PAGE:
Understanding the legal process behind the raid and where it’s headed

Media coverage of the Mar-a-Lago raid has not been entirely illuminating, melding together as it does without distinction the four components of the search warrant process. The four components are:

1. Petition

2. Affidavit

3. Warrant

4. Return

The petition is the Department of Justice’s application asking that the court issue a search warrant. In the petition, the DOJ (a) argues to the court that the affidavit shows there is probable cause to believe that evidence of criminal activity can be found on the target premises and (b) specifies the nature of that evidence (documents, firearms, automotive parts, etc. whatever).

The affidavit is a sworn statement attached to the petition attesting to the essential facts that would justify the court’s issuing that warrant.

The warrant is an order from the court commanding the search be done, and the evidence seized.

Image: Mar-a-Lago, YouTube screen grab.

The return is the DOJ post-raid report to the court detailing how its agents (i.e., the FBI) executed the warrant: How they carried it out, what evidence they seized, and where they are safeguarding that evidence. If the DOJ intends to use any of the seized evidence in a trial for the alleged crimes, it must report that in the return.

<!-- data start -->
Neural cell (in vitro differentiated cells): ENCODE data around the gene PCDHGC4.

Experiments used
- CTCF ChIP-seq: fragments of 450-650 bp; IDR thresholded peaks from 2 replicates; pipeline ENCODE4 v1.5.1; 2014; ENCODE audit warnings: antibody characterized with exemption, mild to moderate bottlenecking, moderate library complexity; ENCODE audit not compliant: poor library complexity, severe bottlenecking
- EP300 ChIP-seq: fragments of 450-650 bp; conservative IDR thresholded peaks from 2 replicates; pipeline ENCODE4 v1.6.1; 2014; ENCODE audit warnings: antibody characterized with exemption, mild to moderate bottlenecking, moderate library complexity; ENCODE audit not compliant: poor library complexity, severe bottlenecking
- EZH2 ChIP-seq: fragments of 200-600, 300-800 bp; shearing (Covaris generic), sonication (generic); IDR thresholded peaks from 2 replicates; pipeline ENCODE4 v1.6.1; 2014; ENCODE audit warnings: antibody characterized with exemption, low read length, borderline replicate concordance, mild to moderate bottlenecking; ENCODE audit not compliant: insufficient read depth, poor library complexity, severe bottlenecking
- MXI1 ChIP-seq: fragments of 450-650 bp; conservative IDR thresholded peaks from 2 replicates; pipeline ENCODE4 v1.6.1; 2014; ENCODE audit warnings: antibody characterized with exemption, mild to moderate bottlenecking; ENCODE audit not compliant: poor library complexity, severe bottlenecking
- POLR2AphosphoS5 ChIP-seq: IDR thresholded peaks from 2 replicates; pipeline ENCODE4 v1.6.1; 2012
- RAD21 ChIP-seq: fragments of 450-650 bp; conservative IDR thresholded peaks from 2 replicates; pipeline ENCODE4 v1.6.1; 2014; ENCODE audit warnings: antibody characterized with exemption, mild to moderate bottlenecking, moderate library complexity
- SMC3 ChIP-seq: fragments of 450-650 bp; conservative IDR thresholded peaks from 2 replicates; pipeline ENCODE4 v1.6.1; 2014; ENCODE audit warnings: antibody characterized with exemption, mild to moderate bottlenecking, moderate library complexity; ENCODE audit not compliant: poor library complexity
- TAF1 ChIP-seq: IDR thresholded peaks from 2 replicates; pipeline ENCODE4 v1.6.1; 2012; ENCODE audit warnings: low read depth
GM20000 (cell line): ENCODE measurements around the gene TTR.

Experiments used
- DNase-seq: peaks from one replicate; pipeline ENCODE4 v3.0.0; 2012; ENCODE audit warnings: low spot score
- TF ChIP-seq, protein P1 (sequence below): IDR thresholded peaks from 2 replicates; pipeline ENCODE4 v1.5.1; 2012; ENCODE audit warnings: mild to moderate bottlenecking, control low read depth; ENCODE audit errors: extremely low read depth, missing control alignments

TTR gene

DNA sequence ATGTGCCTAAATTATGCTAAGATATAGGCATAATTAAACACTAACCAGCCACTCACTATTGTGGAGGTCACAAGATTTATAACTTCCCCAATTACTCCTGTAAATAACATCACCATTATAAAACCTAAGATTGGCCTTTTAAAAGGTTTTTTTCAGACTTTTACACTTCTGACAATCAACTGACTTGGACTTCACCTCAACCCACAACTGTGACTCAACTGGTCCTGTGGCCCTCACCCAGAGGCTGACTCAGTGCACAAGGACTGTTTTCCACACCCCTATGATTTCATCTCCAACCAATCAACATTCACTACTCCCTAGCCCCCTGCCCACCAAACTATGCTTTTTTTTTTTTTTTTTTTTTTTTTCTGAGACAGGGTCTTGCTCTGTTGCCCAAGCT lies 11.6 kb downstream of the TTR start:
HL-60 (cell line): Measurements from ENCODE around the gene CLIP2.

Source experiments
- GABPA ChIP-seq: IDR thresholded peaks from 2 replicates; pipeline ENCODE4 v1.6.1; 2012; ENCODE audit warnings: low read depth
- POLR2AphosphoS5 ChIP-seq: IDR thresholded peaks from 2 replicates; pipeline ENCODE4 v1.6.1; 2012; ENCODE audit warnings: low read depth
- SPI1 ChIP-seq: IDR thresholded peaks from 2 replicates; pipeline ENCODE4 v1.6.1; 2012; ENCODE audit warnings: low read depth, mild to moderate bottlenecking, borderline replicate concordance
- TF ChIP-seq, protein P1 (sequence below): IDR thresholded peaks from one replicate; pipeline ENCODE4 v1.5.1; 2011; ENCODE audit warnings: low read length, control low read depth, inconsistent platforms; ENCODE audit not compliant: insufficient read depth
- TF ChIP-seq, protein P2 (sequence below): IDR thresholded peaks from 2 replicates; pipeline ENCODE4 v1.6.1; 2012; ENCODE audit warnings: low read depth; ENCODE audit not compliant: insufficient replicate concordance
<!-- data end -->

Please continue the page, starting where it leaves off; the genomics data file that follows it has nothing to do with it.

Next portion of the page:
We should soon be hearing DOJ lawyers shout “smoking pistol!” about certain evidence allegedly seized in the raid, which evidence Trump attorneys may well allege was planted during the raid.

The DOJ will probably indict Trump for something and attempt to have a jury trial in DC shortly before the 2024 election.

During a memorable fifteen-year slice of my sojourn in this vale of tears, I was a trial lawyer and, in that capacity, tried some 35 criminal jury trials—not enough to establish true expertise, but enough to claim some level of familiarity with the process. In that experience, I have learned that what determines the outcome of a criminal jury trial is the jury’s determination of whether a key prosecution witness is credible.

The ordinary criminal trial sees the prosecution and defense each offer key witnesses who give diametrically opposed testimony. The prosecution witness says “X” and the defense witness says “Not-X”—and the only way to break the loggerhead is for the jury to decide whom to believe.

In the Trump case, we can expect that a prosecution witness will testify that documentary evidence “Exhibit A” was seized during the raid. We can also expect that there will be a defense witness who testifies that “Exhibit A” was planted during the raid.

In this scenario, the trial’s venue will be all-important. If Trump were tried in the DC swamp, he would have little chance with the jury. Although he might well prevail on appeal, the DOJ will try to get the trial set close enough to the 2024 election that the Supreme Court will be unable to act until after the election.

The astute reader is already asking what consequences will flow from events set in place when the DOJ brought that initial petition to the court. It’s to be hoped that the Biden administration is carefully thinking through its actions.

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